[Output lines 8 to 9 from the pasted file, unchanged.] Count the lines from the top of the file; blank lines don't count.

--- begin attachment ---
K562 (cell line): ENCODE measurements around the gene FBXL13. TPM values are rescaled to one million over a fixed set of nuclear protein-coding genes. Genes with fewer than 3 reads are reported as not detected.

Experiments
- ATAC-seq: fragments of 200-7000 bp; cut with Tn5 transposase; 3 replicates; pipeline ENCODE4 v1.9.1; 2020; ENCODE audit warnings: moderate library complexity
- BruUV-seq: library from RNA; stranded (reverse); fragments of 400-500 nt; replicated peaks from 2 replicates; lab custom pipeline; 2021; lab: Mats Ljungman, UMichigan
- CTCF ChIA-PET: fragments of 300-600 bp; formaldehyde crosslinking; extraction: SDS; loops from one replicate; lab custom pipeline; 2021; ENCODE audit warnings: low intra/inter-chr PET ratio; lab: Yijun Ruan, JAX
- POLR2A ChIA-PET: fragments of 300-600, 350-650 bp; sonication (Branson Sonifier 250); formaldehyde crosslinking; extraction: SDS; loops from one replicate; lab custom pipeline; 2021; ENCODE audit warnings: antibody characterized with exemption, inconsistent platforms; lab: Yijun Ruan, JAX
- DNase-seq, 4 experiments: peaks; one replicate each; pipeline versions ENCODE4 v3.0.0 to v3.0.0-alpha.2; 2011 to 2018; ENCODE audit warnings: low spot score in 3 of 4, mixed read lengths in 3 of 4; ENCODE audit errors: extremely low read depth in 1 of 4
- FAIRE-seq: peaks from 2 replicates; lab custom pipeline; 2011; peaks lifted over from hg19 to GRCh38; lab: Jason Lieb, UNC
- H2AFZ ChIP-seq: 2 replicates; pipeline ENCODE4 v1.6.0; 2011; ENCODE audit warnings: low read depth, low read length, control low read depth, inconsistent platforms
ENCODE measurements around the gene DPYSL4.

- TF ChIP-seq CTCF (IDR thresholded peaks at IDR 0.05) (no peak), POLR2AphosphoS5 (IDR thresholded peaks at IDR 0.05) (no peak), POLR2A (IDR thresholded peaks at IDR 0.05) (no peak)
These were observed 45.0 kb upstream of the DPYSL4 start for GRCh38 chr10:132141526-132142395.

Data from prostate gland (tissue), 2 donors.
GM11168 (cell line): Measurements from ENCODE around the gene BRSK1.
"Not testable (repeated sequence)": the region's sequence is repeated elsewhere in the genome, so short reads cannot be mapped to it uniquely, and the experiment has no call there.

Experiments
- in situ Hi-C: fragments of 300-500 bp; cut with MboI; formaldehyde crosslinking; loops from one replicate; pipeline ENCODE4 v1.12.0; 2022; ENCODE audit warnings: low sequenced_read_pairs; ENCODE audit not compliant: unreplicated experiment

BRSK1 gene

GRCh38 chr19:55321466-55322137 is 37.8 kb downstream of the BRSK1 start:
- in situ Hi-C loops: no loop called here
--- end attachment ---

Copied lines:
- FAIRE-seq: peaks from 2 replicates; lab custom pipeline; 2011; peaks lifted over from hg19 to GRCh38; lab: Jason Lieb, UNC
- H2AFZ ChIP-seq: 2 replicates; pipeline ENCODE4 v1.6.0; 2011; ENCODE audit warnings: low read depth, low read length, control low read depth, inconsistent platforms